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Volume 23, Number 4—April 2017

Transmission of Hepatitis A Virus through Combined Liver–Small Intestine–Pancreas Transplantation

Monique A. FosterComments to Author , Lauren M. Weil, Sherry Jin, Thomas Johnson, Tonya R. Hayden-Mixson, Yury Khudyakov, Pallavi D. Annambhotla, Sridhar V. Basavaraju, Saleem Kamili, Jana M. Ritter, Noele Nelson, George Mazariegos, Michael Green, Ryan W. Himes, David T. Kuhar, Matthew J. Kuehnert, Jeffrey R. Miller, Rachel Wiseman, and Anne C. Moorman
Author affiliations: Centers for Disease Control and Prevention, Atlanta, Georgia, USA (M.A. Foster, T.R. Hayden-Mixson, Y. Khudyakov, P.D. Annambhotla, S.V. Basavaraju, S. Kamili, J.M. Ritter, N. Nelson, D.T. Kuhar, M.J. Kuehnert, J.A. Miller, A.C. Moorman); Texas Department of State Health Services, Austin, Texas, USA (L.M. Weil); Harris County Public Health and Environmental Services, Houston, Texas, USA (S. Jin); Houston Health Department, Houston (T. Johnson); Children’s Hospital of Pittsburgh of University of Pittsburgh Medical Center, Pittsburgh, Pennsylvania, USA (G. Mazariegos, M. Green); Texas Children’s Hospital, Houston, (R.W. Himes); Pennsylvania Department of Health, Harrisburg, Pennsylvania, USA (J.A. Miller); Texas Department of State Health Services, Austin (R. Wiseman)

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Release date: March 15, 2017; Expiration date: March 15, 2018

Learning Objectives

Upon completion of this activity, participants will be able to:

  • Analyze the epidemiology of hepatitis A virus (HAV) infection
  • Evaluate how organ donors are assessed for HAV infection
  • Evaluate laboratory results of the organ recipient and caregivers exposed to HAV infection in the current study.

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Karen L. Foster, Technical Writer/Editor, Emerging Infectious Diseases. Disclosure: Karen L. Foster has disclosed no relevant financial relationships.

CME Author

Charles P. Vega, MD, Clinical Professor of Family Medicine, University of California, Irvine. Disclosure: Charles P. Vega, MD, has disclosed the following financial relationships: served as an advisor or consultant for Allergan, Inc.; McNeil Consumer Healthcare; served as a speaker or a member of a speakers bureau for Shire Pharmaceuticals.


Disclosures: Monique A. Foster, MD, MPH; Lauren M. Weil, PhD, MPH; Sherry Jin, MD, MPH; Thomas Johnson, BS; Tonya Mixson-Hayden, PhD; Yury Khudyakov, PhD; Pallavi D. Annambhotla, DrPH; Sridhar V. Basavaraju, MD; Saleem Kamili, PhD; Jana M. Ritter, DVM; Noele P. Nelson, MD, PhD; George Mazariegos, MD; David T. Kuhar, MD; Matthew J. Kuehnert, MD; Jeffrey A. Miller, MD, MPH; Rachel Wiseman, MPH; and Anne C. Moorman, RN, MPH, have disclosed no relevant financial relationships. Michael Green, MD, has disclosed the following relevant financial relationships: served as an advisor or consultant for Chimerix, Bristol-Myers Squibb. Ryan W. Himes, MD, has disclosed the following relevant financial relationships: served as an advisor or consultant for Alexion; served as a speaker or a member of a speakers bureau for Alexion; received grants for clinical research from Alexion.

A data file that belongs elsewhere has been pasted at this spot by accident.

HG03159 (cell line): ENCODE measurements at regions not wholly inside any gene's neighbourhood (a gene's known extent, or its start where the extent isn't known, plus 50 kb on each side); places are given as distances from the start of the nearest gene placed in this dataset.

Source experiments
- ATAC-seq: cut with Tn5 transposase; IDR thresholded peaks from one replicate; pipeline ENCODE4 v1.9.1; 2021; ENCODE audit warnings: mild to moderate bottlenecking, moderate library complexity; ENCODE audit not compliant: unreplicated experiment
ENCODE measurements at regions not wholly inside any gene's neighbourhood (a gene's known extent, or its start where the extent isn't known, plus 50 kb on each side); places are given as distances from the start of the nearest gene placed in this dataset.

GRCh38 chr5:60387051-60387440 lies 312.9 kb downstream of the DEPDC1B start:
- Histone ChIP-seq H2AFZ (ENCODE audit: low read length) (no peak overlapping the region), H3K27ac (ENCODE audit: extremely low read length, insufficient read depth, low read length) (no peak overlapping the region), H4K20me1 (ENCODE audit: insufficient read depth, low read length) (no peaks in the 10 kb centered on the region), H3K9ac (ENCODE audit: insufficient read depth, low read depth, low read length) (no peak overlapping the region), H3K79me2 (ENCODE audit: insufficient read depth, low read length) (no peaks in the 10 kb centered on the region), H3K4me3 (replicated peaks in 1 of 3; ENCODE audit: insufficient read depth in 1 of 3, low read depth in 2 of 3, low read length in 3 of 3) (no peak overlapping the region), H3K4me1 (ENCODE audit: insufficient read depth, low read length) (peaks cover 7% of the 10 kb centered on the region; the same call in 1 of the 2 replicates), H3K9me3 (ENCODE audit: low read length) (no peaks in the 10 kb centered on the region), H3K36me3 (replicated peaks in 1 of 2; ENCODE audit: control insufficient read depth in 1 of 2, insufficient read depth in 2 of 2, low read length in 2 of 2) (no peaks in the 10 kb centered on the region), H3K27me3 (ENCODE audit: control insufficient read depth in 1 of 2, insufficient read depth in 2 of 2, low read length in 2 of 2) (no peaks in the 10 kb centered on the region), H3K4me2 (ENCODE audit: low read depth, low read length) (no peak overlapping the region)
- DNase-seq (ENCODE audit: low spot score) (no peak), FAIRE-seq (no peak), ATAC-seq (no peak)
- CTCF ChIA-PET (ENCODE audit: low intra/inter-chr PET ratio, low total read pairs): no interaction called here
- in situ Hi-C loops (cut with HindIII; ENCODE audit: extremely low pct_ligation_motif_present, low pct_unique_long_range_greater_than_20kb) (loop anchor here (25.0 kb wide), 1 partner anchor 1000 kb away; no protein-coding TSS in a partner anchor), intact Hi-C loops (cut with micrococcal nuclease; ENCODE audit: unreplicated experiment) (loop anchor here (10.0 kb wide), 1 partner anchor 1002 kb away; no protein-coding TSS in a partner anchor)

Although transmission of hepatitis A virus (HAV) through blood transfusion has been documented, transmission through organ transplantation has not been reported. In August 2015, state health officials in Texas, USA, were notified of 2 home health nurses with HAV infection whose only common exposure was a child who had undergone multi–visceral organ transplantation 9 months earlier. Specimens from the nurses, organ donor, and all organ recipients were tested and medical records reviewed to determine a possible infection source. Identical HAV RNA sequences were detected from the serum of both nurses and the organ donor, as well as from the multi–visceral organ recipient’s serum and feces; this recipient’s posttransplant liver and intestine biopsy specimens also had detectable virus. The other organ recipients tested negative for HAV RNA. Vaccination of the donor might have prevented infection in the recipient and subsequent transmission to the healthcare workers.

Hepatitis A virus (HAV), the most common cause of viral hepatitis, is a nonenveloped RNA virus belonging to the family Picornaviridae (1,2). Approximately 1.5 million clinical cases of HAV occur worldwide annually; the virus is commonly spread person to person through the fecal–oral route (2). Although rates of HAV infection have declined by 95% in the United States since a vaccine became available, infections continue to result from close personal contact with an infected household member or common-source outbreaks from contaminated food or water (3). HAV can cause relapsing and fulminant hepatitis, but fatal infection is rare.

Parenteral transmission of HAV through contaminated blood products or needles is also rare, despite the presence of viremia up to 30 days before symptom onset (4). No screening tests for HAV infection are required for blood, organ, or tissue donation in the United States (5). HAV transmission through solid-organ transplantation has not been reported in the literature.

In August 2015, genetically identical HAV was recovered from 2 healthcare workers (HCWs) participating in the care of a child recipient of multiple visceral organs. To prevent infection in other organ recipients and contacts, the Centers for Disease Control and Prevention (CDC), along with state and local health departments, conducted an investigation to determine the source of the HCW infection and whether HAV was transmitted through the solid-organ transplantation.

Case Report